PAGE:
They all hate us and fear us.
-- Henry Adams, November 7, 1861
Bull Run and the Threat of Foreign Intervention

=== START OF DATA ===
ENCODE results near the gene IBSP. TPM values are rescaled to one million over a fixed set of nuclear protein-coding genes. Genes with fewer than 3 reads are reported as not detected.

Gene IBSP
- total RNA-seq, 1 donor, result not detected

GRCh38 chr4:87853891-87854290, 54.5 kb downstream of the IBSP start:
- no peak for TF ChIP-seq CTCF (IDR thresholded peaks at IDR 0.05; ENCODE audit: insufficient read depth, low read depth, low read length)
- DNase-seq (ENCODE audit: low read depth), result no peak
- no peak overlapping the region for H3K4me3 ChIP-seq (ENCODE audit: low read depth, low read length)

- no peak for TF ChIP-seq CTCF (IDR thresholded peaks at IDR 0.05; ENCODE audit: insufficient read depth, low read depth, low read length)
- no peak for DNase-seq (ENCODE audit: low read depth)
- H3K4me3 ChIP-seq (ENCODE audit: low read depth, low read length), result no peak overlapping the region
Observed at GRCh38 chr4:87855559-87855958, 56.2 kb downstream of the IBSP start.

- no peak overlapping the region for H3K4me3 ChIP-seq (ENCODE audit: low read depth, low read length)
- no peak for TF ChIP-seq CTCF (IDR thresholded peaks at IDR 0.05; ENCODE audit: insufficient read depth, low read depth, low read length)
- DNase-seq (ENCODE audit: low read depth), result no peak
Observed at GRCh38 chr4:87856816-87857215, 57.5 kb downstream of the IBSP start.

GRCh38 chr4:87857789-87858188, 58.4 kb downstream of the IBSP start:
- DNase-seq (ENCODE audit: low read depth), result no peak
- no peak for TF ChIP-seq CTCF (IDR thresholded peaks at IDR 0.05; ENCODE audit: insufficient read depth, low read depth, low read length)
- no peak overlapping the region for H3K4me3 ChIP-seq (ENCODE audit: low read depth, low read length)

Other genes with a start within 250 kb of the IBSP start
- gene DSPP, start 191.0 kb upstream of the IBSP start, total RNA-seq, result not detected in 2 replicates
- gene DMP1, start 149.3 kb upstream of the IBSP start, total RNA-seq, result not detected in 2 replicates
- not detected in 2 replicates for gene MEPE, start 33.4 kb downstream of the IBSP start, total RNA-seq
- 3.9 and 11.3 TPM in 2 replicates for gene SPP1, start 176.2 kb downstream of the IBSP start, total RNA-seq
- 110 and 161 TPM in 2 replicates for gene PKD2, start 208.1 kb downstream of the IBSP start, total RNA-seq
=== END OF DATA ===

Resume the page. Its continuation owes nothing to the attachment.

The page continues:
On July 21, 1861, Confederate forces routed the Union army at Bull Run, convincing many Englishmen that separation was a fait accompli and dramatically raising the South's hopes for recognition. 1 Lyons referred to the North's stunning defeat twice in one note to his superiors. "Bull's Run" should be known as "Yankee's Run," Palmerston crowed to colleagues. The "Bull's Run Races" demonstrated that the North's lack of resolution was attributable to its "fighting for an Idea chiefly entertained by professional politicians," whereas the Confederates were "fighting for what they consider rightly or wrongly vital interests."2 Russell agreed. The Union defeat, he wrote Lyons, suggested the ab-